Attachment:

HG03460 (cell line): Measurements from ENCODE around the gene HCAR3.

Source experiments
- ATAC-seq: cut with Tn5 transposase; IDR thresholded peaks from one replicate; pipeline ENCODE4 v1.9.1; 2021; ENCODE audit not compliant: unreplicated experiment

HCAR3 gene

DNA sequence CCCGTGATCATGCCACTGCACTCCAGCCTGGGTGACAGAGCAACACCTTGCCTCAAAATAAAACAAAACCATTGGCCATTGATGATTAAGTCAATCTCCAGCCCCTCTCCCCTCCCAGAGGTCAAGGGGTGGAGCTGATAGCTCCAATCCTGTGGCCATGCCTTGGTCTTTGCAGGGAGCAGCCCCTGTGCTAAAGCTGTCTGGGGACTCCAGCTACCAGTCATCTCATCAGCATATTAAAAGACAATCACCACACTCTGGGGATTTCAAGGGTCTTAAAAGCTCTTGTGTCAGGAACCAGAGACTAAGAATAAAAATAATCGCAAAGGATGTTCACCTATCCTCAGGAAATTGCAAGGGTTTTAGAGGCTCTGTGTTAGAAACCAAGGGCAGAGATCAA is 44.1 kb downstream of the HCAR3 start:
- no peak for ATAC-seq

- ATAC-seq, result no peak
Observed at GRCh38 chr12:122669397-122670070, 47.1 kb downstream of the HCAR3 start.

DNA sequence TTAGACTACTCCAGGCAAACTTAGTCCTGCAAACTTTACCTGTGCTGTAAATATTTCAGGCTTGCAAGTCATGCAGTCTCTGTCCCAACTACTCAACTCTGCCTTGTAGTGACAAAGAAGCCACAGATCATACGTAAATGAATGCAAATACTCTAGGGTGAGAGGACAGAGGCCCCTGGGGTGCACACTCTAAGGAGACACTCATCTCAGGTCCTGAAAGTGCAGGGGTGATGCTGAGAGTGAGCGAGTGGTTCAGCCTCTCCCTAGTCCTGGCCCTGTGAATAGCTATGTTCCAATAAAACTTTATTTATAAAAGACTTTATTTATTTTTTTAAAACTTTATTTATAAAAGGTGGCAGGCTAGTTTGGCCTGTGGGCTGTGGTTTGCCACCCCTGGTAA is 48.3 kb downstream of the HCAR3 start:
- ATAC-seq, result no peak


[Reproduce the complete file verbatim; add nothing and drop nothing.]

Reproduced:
HG03460 (cell line): Measurements from ENCODE around the gene HCAR3.

Source experiments
- ATAC-seq: cut with Tn5 transposase; IDR thresholded peaks from one replicate; pipeline ENCODE4 v1.9.1; 2021; ENCODE audit not compliant: unreplicated experiment

HCAR3 gene

DNA sequence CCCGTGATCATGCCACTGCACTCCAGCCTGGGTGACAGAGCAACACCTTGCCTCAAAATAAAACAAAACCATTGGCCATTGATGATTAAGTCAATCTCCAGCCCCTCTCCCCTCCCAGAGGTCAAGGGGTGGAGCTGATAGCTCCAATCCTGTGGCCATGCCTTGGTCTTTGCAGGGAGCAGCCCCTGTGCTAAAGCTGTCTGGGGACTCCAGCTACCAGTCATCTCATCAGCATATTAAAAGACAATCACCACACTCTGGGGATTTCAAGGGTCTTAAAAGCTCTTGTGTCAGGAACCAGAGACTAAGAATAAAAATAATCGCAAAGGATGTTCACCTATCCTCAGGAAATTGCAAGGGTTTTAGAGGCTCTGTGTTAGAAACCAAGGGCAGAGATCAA is 44.1 kb downstream of the HCAR3 start:
- no peak for ATAC-seq

- ATAC-seq, result no peak
Observed at GRCh38 chr12:122669397-122670070, 47.1 kb downstream of the HCAR3 start.

DNA sequence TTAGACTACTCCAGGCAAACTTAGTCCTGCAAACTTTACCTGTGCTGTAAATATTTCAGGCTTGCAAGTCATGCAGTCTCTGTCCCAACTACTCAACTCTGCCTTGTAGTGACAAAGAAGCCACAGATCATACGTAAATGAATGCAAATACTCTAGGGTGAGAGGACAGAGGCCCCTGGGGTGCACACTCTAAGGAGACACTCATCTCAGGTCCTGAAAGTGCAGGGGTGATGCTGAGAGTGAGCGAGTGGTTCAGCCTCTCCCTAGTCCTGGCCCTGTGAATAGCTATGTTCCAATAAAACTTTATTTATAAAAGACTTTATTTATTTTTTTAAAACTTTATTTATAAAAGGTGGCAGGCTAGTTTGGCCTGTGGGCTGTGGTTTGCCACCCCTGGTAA is 48.3 kb downstream of the HCAR3 start:
- ATAC-seq, result no peak